Government beach ban – a slap in the face and a taste of things to come?

WA Environment Minister Reece Whitby recently wrote to Recfishwest advising vehicle access to the Hooley Road entrance to Boranup’s South Beach will not be restored after being abruptly closed by the Department of Biodiversity, Conservation and Attractions (DBCA) with a boulder blockade in March 2021.

South Beach within the Leeuwin-Naturaliste National Park is a popular fishing beach providing shore-access to deep water where fishers can target snapper, mulloway, tailor and salmon.

Recfishwest strongly believes this decision completely ignores something of immense value to the WA fishing community.

“We are constantly told that fishing values, history and ongoing access are key considerations in both land and marine management planning processes,” said Recfishwest CEO Dr Andrew Rowland.

“Yet, here is another example of a unilateral decision to simply ban an activity which has been undertaken for generations – driving along the beach to our favourite fishing spots is an important part of our WA culture, it’s part of what makes WA great.”

Hiding behind a flawed management document

Since first publicising this issue in March 2021, Recfishwest has raised the closure with the Director General of DBCA along with Environment Ministers Dawson, Sanderson and Whitby and with Fisheries Minister Punch.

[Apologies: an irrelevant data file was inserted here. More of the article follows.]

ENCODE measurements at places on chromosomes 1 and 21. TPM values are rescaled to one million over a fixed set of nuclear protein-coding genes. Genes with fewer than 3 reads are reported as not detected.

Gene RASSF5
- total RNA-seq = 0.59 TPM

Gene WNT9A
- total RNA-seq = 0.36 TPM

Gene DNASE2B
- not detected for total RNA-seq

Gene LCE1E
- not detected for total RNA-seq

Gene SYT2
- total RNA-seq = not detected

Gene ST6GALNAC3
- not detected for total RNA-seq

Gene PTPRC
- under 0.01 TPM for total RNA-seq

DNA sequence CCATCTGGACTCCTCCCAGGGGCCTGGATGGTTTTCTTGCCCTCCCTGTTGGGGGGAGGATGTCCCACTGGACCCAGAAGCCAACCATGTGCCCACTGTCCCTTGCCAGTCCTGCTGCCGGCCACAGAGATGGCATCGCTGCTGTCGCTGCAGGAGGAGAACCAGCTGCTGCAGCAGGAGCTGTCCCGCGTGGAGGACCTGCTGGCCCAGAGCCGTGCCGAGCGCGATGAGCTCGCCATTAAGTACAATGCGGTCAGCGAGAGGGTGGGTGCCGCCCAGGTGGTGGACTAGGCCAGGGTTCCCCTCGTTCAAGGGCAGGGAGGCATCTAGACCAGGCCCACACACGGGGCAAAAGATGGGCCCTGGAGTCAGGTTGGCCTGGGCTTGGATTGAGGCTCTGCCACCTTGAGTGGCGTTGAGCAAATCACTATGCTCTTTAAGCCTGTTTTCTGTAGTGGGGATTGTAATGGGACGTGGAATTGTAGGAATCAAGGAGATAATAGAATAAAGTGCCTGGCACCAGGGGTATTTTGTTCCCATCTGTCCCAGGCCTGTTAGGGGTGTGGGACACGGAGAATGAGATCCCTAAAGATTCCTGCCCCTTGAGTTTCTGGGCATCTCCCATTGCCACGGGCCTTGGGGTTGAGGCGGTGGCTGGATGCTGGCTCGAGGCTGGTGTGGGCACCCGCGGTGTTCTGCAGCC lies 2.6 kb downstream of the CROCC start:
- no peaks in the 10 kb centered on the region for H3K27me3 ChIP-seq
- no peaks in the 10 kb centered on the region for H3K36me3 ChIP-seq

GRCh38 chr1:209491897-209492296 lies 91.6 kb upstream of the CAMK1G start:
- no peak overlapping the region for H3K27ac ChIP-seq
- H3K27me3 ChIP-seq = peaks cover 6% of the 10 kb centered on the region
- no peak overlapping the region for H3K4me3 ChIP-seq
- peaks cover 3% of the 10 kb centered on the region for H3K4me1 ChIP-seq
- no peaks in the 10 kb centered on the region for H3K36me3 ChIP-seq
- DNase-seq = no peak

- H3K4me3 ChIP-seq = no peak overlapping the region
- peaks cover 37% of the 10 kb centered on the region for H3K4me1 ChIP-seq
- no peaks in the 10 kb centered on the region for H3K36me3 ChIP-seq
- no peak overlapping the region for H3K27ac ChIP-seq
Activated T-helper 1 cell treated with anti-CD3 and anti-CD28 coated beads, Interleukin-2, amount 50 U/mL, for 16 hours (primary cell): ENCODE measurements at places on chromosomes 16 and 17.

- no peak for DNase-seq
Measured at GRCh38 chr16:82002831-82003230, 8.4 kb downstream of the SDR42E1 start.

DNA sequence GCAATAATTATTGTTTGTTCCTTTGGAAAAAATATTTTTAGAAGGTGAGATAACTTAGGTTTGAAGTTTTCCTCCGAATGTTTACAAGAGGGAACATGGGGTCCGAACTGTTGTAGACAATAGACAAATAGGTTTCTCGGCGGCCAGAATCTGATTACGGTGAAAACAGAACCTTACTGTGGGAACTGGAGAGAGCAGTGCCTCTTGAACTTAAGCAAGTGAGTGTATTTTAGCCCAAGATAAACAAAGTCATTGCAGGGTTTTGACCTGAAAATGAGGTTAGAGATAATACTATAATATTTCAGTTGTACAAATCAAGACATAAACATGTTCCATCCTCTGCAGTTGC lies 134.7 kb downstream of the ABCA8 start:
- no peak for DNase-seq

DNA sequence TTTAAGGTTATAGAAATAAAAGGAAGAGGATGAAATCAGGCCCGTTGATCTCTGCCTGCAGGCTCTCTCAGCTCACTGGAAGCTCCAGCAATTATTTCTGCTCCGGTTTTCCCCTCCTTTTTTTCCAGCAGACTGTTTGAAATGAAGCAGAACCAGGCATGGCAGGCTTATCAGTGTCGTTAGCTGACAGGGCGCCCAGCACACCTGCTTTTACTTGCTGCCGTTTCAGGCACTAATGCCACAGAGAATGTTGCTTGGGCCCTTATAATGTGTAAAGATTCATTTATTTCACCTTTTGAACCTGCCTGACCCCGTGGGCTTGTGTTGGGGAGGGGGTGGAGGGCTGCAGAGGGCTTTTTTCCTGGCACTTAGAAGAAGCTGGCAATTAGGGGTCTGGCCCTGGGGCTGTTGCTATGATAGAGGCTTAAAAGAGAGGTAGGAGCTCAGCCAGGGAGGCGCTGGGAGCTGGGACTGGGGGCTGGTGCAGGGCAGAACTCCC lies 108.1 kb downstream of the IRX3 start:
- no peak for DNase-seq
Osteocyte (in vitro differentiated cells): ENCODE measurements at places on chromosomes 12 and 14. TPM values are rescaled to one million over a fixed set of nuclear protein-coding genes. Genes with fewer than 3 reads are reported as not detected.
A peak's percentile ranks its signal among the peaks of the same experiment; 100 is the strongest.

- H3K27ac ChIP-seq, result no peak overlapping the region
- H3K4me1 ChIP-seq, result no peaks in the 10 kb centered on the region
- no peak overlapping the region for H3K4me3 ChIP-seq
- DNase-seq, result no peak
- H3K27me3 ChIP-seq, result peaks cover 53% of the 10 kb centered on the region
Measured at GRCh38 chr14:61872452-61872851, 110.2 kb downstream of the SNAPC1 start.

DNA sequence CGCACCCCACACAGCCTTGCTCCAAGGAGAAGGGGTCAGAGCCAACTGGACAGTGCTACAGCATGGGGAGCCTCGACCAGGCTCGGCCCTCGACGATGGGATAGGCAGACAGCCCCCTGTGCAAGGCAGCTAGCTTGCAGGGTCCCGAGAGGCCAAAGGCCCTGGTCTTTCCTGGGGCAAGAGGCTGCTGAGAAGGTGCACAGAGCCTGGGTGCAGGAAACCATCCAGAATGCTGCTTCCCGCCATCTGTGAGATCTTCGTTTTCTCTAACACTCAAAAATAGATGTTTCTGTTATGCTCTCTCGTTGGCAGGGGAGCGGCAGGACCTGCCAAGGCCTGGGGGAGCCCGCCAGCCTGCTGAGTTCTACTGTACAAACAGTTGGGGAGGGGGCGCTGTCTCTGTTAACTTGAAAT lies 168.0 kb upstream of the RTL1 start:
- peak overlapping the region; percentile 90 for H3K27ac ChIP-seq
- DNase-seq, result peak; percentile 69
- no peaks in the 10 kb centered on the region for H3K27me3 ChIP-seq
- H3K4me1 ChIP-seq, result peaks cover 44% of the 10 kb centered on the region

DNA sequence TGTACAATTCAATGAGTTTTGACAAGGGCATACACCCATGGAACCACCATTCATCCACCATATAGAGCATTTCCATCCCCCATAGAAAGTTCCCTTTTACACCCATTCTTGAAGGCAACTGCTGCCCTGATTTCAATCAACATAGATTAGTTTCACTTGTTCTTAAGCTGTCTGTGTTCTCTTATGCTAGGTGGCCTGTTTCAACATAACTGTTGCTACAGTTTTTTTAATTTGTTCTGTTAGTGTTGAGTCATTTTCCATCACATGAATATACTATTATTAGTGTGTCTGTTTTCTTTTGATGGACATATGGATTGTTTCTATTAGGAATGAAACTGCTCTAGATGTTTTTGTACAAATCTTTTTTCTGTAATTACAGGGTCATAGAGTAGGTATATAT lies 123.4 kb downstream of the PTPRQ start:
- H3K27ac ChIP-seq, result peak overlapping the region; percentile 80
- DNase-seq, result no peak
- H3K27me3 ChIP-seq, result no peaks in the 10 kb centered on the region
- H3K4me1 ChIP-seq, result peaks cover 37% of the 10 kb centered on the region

After losing access to South Beach for two salmon seasons, and repeatedly raising this issue at the highest levels of government, the Environment Minister has missed the opportunity to address the issue on behalf of the community and ignored our reasonable calls and suggestions for a compromised approach. Instead, he appears to have been simply led by his department, which itself is hiding behind a management document that is seriously flawed.

Boranup is a popular salmon fishing beach in autumn but 4WD access is crucial to be able to chase the schools.

The Leeuwin-Naturaliste National Park Management Plan said it should be closed in line with its vehicle access plan established in 2015.

Yet, this management plan doesn’t identify any environmental or conservation value that is compromised by allowing vehicles to access South Beach.

In Recfishwest’s view, the restriction on vehicle access to South Beach seems to have more to do with making management easier for DBCA than protecting environmental values or encouraging sustainable use and enjoyment of the environment.

“The disappointing decision by the Minister not to restore a beach access track is a slap in the face for local fishers,” said Andrew.

Despite the beach blocakde debacle, Recfishwest is still urging people to contribute to DBCA’s marine park planning process with public consultation currently taking place on several proposed marine parks as part of the McGowan Government’s Plan for our Parks Initiative.

“While some may say ‘Why bother?’ it is more important than ever that people contribute to these processes, so  that what matters most to fishers is not ignored,” said Andrew. “The State’s recreational fishers deserve better.”